Open or Closed? Does My Parking Garage Require Exhaust?

March 13, 2018 by Matthew Johnson

“Is the parking garage open or closed?”

This is, and should be, one of the first questions asked by MEP engineers when a project containing a parking garage is kicked off. Enclosed parking garages require significant design efforts from a mechanical and architectural perspective.

What The Code Says

The 2015 International Building Code outlines what defines an “open” parking garage in Section 406.5.2:

  • Exterior side of the structure shall have uniformly distributed openings on two or more sides
  • Area of these openings shall be at least 20% of the total perimeter wall area of each tier
  • Aggregate length of the openings shall be at least 40% of the perimeter of the tier (Exception: Not required if openings are uniformly distributed over two opposing sides of the building)

If these requirements are met, the garage is considered open is assumed to be naturally ventilated. If they are not, the garage is required to be mechanically ventilated.

The requirements for ventilating an enclosed parking garage can vary depending on the jurisdiction. In Austin, they are outlined in the 2015 Uniform Mechanical Code. Table 403.7 indicates that the minimum exhaust rate for an enclosed parking garage is 0.75 cfm per square foot.

How To Make It Happen

This is usually accomplished with an exhaust fan on each floor of the garage. These systems are required to operate continuously unless they are designed to operate automatically upon detection of vehicle operation or the presence of occupants. This is usually accomplished by providing carbon monoxide detectors throughout the parking garage and interlocking the exhaust fan operation with the carbon monoxide detection system on each level of the parking garage. When carbon monoxide levels in the garage reach a specified level, the associated exhaust fan will be enabled.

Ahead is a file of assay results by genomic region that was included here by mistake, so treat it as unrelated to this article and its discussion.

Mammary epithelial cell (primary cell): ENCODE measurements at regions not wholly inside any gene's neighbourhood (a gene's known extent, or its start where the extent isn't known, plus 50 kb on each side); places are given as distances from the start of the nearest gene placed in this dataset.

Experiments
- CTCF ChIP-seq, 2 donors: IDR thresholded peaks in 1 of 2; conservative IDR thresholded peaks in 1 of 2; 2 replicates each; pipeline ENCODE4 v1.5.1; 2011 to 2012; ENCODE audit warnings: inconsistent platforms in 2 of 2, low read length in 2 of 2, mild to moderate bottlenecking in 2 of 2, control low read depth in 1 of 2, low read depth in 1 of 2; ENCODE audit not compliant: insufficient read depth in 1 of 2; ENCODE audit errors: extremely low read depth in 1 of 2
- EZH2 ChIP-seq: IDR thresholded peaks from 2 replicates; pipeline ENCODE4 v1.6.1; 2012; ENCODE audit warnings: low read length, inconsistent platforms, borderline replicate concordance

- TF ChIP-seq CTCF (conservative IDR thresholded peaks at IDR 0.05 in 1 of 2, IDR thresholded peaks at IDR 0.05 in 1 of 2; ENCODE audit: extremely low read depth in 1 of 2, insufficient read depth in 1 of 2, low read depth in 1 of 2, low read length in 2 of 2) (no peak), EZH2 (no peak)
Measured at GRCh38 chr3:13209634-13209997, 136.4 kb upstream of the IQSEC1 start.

Typical sidewall exhaust fan within enclosed parking garage.

The UMC also requires that parking garage exhaust be discharged at the building exterior. It must be 10 feet above grade, 10 feet from any openings into the building (including operable windows), and 10 feet from the property line.

Exhaust discharge louvers at the top of chase.

Early Coordination Is Key

A chase must often be provided (especially in the case of underground parking garages) to allow the exhaust to discharge 10 feet above grade. Not only must the chase be sized for the exhaust airflow, but it also must be able to accommodate the louvers at the discharge point, which can often be very large. It is critical, therefore, that coordination happen early in the design process as this can have a significant impact on the overall building design. Enclosed parking garages require a significant design effort but headaches can be avoided with some early coordination.

Need MEP Engineers who know the importance of early and continuous coordination to ensure successful projects? Contact Us today and let’s discuss your next project!

Written by Matthew Johnson

Matthew Johnson

Matthew Johnson is an Assistant Team Leader in the Austin office for BIG RED DOG. Originally from Madison, Alabama, Matthew graduated from the University of Alabama with a Mechanical Engineering degree and joined the team in February 2016. Matthew has experience in the design of HVAC systems for multi-family residential, retail, and commercial office buildings. In his free time, Matthew enjoys playing ultimate frisbee, watching Alabama football, and exploring new places in Austin with his wife.